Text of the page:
Interview: Jamel Ksibi

What is being done to modernise the framework governing the construction sector?

JAMEL KSIBI: We are currently witnessing a decrease in terms of public investment, as there is a significant lack of cash flow within the sector. This lack of liquidity is also affecting ongoing projects as it becomes challenging to finance activity, resulting in major delays in delivery.

There is also much to be done in terms of increasing the efficiency of the institutional framework for public procurement. Although we have made good progress on matters of transparency, the public procurement code has not yet been applied in its entirety. Public procurement is part of the negotiations around the Deep and Comprehensive Free Trade Area agreement, so we need to bring it up to speed.

There are also several bureaucratic obstacles to investment in the country’s quarries, including those containing marble. Current administrative regulations prevent almost any kind of investment in this segment, despite its high potential, so we must prioritise this point. We need to set clear goals to install at least 100 quarries by 2022 – 30 for marble and 70 for gravel.

Also, we must modernise the specifications to be able to use the best materials available. Tunisia has one of the world’s largest reserves of gypsum; however, there is no legislation mandating the use of this material even though it is a non-energy consuming product and could boost the local economy. Lastly, the current tender regulations have hindered the development of the construction sector, and improving related attribution processes in public projects is essential.

How can the shortage of human resources in the construction industry be addressed?

KSIBI: There is a lack of trained people who know how to use cranes and hydraulic machinery, for example. Our training centres are not adequate; the buildings exist but the programmes are not consistent with our equipment and we do not have the necessary teachers because of low salaries. For the less attractive jobs, such as masonry, reinforcing iron and so on, we must change the structure of the training and move part of it on-site, alternating it with in-centre training. The second component is the general lack of workers overall because young people are no longer attracted to these manual jobs as they are taught that it is better to work in an office. Therefore, it is mandatory to change the mindset of the youth and show them the benefits of working in the construction industry.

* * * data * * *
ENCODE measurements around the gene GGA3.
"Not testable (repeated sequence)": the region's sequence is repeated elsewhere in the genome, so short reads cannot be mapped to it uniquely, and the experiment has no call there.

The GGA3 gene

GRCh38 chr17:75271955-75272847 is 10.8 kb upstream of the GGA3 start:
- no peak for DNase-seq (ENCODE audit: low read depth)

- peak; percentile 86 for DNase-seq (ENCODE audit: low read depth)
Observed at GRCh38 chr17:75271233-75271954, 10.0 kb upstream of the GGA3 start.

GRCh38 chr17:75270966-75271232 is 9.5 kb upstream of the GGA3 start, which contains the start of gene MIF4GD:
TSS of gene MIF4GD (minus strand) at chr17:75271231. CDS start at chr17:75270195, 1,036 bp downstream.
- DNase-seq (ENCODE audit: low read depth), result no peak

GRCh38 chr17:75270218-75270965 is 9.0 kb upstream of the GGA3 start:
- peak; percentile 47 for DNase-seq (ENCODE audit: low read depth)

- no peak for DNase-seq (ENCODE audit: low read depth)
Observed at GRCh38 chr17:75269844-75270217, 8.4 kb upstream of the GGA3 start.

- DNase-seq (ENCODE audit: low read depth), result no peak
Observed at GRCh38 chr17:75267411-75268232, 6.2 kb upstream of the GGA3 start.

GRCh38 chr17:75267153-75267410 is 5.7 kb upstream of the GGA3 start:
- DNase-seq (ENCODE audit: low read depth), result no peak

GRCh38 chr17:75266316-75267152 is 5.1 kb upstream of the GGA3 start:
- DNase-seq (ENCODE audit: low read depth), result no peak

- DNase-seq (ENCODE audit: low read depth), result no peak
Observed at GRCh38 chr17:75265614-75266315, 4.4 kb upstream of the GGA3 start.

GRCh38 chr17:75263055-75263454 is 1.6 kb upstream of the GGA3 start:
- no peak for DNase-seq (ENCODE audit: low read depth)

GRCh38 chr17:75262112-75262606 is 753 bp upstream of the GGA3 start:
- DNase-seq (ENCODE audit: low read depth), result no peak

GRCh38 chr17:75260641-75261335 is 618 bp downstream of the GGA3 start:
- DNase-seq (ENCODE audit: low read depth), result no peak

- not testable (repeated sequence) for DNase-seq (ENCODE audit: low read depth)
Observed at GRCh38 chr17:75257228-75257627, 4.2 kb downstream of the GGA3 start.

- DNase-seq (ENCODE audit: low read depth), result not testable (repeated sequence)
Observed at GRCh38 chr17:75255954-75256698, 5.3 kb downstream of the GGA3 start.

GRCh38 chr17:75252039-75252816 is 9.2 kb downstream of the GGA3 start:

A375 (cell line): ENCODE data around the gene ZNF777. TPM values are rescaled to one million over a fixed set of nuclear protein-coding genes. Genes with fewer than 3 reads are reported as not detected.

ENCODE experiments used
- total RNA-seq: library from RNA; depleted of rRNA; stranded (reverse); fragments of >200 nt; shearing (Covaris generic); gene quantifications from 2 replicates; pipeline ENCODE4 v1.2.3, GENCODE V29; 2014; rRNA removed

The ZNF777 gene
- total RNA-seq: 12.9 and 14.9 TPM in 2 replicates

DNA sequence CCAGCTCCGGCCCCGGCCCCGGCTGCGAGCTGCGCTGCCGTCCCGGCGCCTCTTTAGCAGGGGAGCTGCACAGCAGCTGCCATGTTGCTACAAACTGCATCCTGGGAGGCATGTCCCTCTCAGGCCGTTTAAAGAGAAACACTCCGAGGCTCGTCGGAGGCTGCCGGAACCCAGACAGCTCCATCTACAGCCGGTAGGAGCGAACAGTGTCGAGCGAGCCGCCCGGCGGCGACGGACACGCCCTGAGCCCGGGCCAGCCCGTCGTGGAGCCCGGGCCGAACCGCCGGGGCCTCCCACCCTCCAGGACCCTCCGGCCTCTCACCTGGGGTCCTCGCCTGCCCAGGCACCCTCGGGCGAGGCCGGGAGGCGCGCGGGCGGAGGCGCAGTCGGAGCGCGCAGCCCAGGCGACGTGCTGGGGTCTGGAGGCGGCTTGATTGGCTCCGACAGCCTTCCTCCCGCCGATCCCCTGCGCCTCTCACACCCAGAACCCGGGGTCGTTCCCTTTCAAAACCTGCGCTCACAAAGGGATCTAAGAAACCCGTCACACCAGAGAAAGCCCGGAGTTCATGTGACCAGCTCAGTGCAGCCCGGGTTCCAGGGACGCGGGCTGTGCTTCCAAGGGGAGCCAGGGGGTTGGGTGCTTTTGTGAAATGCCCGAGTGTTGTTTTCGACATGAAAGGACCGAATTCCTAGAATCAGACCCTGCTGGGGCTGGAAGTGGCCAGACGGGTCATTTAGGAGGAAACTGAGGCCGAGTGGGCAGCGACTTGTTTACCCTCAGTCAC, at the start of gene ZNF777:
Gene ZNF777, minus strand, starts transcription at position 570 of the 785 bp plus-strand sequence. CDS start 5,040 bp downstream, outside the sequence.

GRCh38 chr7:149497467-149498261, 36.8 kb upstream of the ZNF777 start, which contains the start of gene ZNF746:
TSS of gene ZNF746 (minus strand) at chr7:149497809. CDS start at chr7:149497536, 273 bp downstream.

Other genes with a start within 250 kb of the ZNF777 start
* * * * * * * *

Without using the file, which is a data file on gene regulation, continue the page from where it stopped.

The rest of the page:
Which areas are best prepared for development?

KSIBI: Tunisia’s construction sector currently accounts for 7% of GDP, compared to 14% on a global scale and 30% in the best-performing countries. In order to revitalise the industry, the focus must be on developing social housing. It is necessary to strike the right balance between supply and demand by taking into account financing means and the availability of land.

We also need to liberalise the real estate sector at a certain level so that foreigners can buy land without authorisation. There is untapped demand from neighbouring and Western countries. Tunisia can attract a new range of residents, such as retired people who are looking for a place to settle, and consequent purchasing power comparable to Europe.

Public-private partnerships are also a great opportunity for Tunisia. There are significant traffic delays at many points throughout the country, starting at car parks; parking projects could be an interesting public-private partnership. We could also allocate the state-owned land in the city centres to be developed by big real estate projects. And lastly, we need to modernise the transportation sector, from ports and logistics zones to roads and public transport. It is necessary to create new transversal axes, mainly east-west to connect the cities in the interior of the country, and now that the north-south highway will soon be completed, we need to connect it to Algeria.